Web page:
Map 2: Agro-ecological Zone in Asia

Map 2

Figure 2: Non-Ruminants as a % of Total Biomass by Agro-Ecological Zone

Figure 2

The importance of the anthropogenic influence in determining non-ruminant distributions can be illustrated by geographical analysis of biomass distributions in relation to human population density. Both the poultry and pig biomass is shown in relation to human population in Asia (Figure 3) and compared to that of the remainder of the world (Figure 4). The accompanying pie charts detail the land area proportions corresponding with the respective human population density classes. In Asia, there is a very pronounced aggregation of both types of monogastric animals in the densely population areas. In the rest of the world, in contrast, this aggregation is less obvious, in that the non-ruminants are more evenly distributed in relation to human population density.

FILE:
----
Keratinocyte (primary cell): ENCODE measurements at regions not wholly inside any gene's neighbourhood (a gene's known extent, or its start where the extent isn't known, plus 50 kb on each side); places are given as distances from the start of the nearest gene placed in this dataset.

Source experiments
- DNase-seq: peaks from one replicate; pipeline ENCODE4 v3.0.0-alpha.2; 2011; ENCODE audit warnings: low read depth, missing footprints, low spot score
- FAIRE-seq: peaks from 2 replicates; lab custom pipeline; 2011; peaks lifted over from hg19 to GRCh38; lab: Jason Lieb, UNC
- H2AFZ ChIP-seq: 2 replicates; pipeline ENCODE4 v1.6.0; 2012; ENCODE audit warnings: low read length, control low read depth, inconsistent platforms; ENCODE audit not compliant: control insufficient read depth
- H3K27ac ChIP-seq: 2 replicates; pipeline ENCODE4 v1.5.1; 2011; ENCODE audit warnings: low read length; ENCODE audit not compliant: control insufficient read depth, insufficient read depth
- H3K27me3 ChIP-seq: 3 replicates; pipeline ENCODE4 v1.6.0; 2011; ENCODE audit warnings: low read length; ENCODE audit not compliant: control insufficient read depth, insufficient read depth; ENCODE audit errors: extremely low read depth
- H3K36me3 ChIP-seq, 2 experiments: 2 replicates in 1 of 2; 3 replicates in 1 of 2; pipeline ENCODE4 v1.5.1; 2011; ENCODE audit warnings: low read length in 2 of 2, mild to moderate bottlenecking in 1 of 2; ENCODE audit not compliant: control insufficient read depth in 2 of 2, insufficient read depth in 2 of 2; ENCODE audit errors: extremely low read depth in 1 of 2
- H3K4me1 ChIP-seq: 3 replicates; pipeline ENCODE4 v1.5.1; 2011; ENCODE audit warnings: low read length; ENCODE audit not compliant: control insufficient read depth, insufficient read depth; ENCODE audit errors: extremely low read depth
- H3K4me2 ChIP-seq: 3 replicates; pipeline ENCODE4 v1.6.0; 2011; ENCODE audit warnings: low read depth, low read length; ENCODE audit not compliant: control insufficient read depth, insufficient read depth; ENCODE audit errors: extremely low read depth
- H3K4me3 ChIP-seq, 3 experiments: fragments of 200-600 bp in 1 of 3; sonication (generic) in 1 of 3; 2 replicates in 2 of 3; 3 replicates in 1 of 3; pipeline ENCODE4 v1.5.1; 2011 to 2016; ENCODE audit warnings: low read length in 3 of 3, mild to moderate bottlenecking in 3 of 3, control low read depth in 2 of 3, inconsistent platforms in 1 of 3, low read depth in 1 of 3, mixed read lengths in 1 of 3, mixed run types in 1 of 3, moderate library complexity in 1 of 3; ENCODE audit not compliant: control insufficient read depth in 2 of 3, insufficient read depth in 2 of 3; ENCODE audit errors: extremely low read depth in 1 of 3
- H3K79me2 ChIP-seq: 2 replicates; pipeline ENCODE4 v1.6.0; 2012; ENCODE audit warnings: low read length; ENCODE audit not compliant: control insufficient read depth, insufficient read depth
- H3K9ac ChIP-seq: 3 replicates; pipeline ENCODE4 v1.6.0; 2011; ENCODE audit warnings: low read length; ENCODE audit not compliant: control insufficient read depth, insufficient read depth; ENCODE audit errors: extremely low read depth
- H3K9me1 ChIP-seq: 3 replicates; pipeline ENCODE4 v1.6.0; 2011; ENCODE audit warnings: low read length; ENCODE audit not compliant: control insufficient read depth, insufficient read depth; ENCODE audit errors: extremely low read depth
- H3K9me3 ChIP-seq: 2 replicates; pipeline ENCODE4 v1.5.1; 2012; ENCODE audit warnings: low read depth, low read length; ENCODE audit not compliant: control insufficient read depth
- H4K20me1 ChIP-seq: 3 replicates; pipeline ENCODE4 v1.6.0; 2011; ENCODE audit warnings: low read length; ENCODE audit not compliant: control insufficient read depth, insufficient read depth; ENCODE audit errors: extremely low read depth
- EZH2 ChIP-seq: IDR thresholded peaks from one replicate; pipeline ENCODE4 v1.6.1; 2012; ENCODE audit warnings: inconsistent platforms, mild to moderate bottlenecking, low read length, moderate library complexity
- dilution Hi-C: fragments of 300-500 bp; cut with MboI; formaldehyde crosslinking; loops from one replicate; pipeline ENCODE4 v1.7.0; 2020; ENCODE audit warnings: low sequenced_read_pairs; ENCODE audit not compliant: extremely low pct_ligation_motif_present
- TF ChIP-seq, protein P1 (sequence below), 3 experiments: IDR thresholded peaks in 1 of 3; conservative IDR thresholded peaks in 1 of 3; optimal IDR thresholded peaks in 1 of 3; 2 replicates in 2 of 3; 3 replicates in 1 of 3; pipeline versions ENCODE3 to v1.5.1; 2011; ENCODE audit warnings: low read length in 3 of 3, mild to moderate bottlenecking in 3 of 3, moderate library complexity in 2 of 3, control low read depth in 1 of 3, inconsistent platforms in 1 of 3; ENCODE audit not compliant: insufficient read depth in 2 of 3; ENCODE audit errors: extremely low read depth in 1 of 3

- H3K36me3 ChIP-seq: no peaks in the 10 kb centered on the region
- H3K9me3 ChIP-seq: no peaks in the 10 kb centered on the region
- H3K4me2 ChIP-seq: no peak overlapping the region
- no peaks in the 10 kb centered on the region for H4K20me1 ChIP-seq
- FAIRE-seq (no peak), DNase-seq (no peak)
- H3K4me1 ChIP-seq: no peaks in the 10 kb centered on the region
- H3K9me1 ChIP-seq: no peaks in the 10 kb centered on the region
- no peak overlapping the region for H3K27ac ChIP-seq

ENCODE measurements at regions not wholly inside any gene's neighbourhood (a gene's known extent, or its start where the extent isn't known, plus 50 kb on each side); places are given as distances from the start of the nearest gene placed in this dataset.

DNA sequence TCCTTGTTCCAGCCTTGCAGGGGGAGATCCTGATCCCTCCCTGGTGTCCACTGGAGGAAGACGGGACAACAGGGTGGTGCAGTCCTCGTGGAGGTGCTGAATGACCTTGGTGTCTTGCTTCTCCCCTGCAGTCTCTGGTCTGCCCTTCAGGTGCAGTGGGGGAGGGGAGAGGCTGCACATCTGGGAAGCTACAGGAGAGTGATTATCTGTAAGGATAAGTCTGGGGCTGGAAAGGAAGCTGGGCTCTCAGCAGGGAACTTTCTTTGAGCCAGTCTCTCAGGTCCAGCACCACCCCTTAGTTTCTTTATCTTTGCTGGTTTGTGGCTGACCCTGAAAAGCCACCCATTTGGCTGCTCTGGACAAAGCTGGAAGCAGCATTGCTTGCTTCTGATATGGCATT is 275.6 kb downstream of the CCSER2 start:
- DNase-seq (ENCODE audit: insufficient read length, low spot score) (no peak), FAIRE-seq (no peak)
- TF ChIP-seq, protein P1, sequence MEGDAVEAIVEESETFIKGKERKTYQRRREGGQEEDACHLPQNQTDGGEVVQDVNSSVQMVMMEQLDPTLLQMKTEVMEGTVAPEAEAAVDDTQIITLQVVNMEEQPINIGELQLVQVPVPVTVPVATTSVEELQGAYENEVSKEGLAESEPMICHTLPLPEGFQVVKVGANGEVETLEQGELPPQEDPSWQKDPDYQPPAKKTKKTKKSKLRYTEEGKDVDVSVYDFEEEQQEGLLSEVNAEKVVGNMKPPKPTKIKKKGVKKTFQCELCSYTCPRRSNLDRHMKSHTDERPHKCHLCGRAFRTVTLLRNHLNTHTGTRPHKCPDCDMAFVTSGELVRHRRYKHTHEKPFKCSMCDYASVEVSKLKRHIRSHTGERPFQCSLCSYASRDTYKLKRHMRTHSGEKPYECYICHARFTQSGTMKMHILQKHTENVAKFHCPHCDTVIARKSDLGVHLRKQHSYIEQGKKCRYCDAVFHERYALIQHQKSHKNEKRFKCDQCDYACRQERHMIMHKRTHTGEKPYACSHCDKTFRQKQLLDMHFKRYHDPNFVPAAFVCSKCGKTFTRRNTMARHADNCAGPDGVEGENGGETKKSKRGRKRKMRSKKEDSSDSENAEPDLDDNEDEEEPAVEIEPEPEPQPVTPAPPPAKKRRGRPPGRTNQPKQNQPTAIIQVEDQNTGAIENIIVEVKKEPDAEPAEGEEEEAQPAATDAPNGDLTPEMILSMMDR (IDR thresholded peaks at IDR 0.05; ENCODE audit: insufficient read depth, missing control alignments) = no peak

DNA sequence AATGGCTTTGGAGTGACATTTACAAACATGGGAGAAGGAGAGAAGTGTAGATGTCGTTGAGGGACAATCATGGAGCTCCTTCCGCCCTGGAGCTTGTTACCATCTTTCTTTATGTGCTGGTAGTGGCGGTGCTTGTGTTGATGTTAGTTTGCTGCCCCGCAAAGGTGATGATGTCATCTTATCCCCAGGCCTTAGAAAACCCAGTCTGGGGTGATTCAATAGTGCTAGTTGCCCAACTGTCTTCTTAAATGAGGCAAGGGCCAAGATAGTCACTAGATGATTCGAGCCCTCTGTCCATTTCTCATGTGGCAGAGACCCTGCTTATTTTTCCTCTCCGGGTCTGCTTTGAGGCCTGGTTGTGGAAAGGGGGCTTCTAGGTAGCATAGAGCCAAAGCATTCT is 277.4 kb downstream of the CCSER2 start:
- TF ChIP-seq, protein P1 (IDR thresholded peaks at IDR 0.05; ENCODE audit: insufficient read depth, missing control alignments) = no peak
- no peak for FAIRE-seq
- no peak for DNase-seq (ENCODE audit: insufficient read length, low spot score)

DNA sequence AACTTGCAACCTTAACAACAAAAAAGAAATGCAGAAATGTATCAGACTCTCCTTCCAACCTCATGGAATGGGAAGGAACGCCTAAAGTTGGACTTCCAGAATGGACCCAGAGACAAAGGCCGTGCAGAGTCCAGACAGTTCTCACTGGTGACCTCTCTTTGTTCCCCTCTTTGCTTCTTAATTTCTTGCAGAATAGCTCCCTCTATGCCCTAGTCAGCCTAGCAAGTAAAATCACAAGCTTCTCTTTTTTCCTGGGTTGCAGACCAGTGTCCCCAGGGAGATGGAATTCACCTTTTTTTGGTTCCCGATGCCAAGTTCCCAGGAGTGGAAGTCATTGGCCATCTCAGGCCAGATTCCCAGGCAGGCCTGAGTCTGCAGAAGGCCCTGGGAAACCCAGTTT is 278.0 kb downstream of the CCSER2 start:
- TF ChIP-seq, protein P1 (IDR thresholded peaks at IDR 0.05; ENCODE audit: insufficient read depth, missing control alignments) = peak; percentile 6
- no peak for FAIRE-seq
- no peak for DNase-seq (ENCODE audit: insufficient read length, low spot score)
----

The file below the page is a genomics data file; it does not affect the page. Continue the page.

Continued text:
Interrogation of geographical information system data base shows that in China in 1994 approximately 95 percent of the total population (1.19 billion people) was distributed over 50 percent of the land area (4.57 million square kilometres), coinciding with the humid and subhumid ecozones. Here the vast majority of all the monogastric animals are kept. Thus, the wetter area of China forms the global epicentre of monogastric animals, with 9 tonnes live weight of monogastrics per square kilometre, in addition to an average of 260 people.

Figure 3:

Total Poultry Weight (Tonnes) in relation to Human Population Density (No/Km2)